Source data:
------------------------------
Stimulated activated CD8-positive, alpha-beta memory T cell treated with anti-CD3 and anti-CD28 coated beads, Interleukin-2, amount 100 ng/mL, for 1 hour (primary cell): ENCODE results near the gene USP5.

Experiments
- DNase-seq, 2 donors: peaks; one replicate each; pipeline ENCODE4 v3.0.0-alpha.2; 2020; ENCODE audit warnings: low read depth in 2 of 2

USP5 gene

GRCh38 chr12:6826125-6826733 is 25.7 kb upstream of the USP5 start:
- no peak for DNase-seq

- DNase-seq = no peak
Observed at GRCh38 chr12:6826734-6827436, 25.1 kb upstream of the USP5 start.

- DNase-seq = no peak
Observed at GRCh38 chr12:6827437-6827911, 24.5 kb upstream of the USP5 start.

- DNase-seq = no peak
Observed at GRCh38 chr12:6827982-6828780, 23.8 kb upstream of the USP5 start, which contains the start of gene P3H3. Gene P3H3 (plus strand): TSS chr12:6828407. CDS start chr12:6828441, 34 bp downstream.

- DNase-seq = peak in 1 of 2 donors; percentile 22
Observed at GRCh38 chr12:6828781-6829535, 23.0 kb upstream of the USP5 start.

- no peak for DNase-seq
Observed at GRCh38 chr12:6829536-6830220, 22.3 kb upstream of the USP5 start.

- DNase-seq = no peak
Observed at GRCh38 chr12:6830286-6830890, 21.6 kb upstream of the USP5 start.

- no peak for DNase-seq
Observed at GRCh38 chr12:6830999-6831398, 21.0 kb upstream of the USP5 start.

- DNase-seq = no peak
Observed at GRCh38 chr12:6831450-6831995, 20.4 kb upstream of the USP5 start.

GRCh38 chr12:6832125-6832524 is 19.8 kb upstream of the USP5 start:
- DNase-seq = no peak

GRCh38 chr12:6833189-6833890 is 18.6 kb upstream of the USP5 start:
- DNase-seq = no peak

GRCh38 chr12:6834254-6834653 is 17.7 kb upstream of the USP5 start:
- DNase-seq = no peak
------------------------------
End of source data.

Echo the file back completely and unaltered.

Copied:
Stimulated activated CD8-positive, alpha-beta memory T cell treated with anti-CD3 and anti-CD28 coated beads, Interleukin-2, amount 100 ng/mL, for 1 hour (primary cell): ENCODE results near the gene USP5.

Experiments
- DNase-seq, 2 donors: peaks; one replicate each; pipeline ENCODE4 v3.0.0-alpha.2; 2020; ENCODE audit warnings: low read depth in 2 of 2

USP5 gene

GRCh38 chr12:6826125-6826733 is 25.7 kb upstream of the USP5 start:
- no peak for DNase-seq

- DNase-seq = no peak
Observed at GRCh38 chr12:6826734-6827436, 25.1 kb upstream of the USP5 start.

- DNase-seq = no peak
Observed at GRCh38 chr12:6827437-6827911, 24.5 kb upstream of the USP5 start.

- DNase-seq = no peak
Observed at GRCh38 chr12:6827982-6828780, 23.8 kb upstream of the USP5 start, which contains the start of gene P3H3. Gene P3H3 (plus strand): TSS chr12:6828407. CDS start chr12:6828441, 34 bp downstream.

- DNase-seq = peak in 1 of 2 donors; percentile 22
Observed at GRCh38 chr12:6828781-6829535, 23.0 kb upstream of the USP5 start.

- no peak for DNase-seq
Observed at GRCh38 chr12:6829536-6830220, 22.3 kb upstream of the USP5 start.

- DNase-seq = no peak
Observed at GRCh38 chr12:6830286-6830890, 21.6 kb upstream of the USP5 start.

- no peak for DNase-seq
Observed at GRCh38 chr12:6830999-6831398, 21.0 kb upstream of the USP5 start.

- DNase-seq = no peak
Observed at GRCh38 chr12:6831450-6831995, 20.4 kb upstream of the USP5 start.

GRCh38 chr12:6832125-6832524 is 19.8 kb upstream of the USP5 start:
- DNase-seq = no peak

GRCh38 chr12:6833189-6833890 is 18.6 kb upstream of the USP5 start:
- DNase-seq = no peak

GRCh38 chr12:6834254-6834653 is 17.7 kb upstream of the USP5 start:
- DNase-seq = no peak